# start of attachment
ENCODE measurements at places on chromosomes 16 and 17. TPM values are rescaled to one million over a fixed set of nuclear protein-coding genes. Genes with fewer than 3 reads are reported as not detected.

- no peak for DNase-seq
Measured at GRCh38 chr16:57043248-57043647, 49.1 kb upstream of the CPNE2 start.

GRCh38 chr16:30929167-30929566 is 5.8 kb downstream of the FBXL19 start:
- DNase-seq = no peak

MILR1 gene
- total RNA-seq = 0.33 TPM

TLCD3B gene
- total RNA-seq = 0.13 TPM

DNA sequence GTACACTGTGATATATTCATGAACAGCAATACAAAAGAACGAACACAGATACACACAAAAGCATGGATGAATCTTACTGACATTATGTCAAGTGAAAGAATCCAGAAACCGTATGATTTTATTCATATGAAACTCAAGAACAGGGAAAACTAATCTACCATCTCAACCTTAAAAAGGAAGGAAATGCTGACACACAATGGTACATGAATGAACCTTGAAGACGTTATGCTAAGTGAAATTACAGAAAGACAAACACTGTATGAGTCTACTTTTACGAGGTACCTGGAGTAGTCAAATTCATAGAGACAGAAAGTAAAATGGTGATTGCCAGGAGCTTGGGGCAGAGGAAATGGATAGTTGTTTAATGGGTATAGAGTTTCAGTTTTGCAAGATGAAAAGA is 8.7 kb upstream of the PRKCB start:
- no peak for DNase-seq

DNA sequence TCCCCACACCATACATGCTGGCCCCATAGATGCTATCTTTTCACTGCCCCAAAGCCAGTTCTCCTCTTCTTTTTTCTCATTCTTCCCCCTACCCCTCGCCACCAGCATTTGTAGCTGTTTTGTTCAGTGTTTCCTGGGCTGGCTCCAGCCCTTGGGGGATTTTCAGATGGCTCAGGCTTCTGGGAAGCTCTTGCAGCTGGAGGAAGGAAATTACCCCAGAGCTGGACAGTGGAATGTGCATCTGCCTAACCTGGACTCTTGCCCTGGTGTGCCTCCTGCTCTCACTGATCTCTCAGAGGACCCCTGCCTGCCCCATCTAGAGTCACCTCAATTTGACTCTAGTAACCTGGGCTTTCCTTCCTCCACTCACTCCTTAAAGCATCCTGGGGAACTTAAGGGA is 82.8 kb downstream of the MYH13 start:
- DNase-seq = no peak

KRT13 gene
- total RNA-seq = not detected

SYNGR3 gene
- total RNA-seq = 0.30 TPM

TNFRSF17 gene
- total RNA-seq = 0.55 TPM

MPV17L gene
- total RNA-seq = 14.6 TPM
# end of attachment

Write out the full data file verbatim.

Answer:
ENCODE measurements at places on chromosomes 16 and 17. TPM values are rescaled to one million over a fixed set of nuclear protein-coding genes. Genes with fewer than 3 reads are reported as not detected.

- no peak for DNase-seq
Measured at GRCh38 chr16:57043248-57043647, 49.1 kb upstream of the CPNE2 start.

GRCh38 chr16:30929167-30929566 is 5.8 kb downstream of the FBXL19 start:
- DNase-seq = no peak

MILR1 gene
- total RNA-seq = 0.33 TPM

TLCD3B gene
- total RNA-seq = 0.13 TPM

DNA sequence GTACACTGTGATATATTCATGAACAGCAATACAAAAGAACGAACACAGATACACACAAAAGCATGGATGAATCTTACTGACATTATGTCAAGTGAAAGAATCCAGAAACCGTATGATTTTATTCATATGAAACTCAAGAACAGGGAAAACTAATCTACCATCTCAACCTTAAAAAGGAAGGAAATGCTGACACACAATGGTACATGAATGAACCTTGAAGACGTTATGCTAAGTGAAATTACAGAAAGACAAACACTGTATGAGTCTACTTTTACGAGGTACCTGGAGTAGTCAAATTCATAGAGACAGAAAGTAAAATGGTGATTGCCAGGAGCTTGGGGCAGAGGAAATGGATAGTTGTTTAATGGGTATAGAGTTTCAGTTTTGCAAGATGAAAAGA is 8.7 kb upstream of the PRKCB start:
- no peak for DNase-seq

DNA sequence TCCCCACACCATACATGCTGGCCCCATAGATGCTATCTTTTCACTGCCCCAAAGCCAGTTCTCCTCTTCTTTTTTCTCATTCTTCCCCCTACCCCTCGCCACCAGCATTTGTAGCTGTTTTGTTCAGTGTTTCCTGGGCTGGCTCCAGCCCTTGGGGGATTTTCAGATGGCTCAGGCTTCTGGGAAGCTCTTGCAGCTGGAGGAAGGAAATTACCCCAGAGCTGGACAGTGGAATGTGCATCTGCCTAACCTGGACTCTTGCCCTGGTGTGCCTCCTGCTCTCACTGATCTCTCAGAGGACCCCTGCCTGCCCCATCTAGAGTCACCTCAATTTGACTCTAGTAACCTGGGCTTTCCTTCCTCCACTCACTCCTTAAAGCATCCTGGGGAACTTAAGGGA is 82.8 kb downstream of the MYH13 start:
- DNase-seq = no peak

KRT13 gene
- total RNA-seq = not detected

SYNGR3 gene
- total RNA-seq = 0.30 TPM

TNFRSF17 gene
- total RNA-seq = 0.55 TPM

MPV17L gene
- total RNA-seq = 14.6 TPM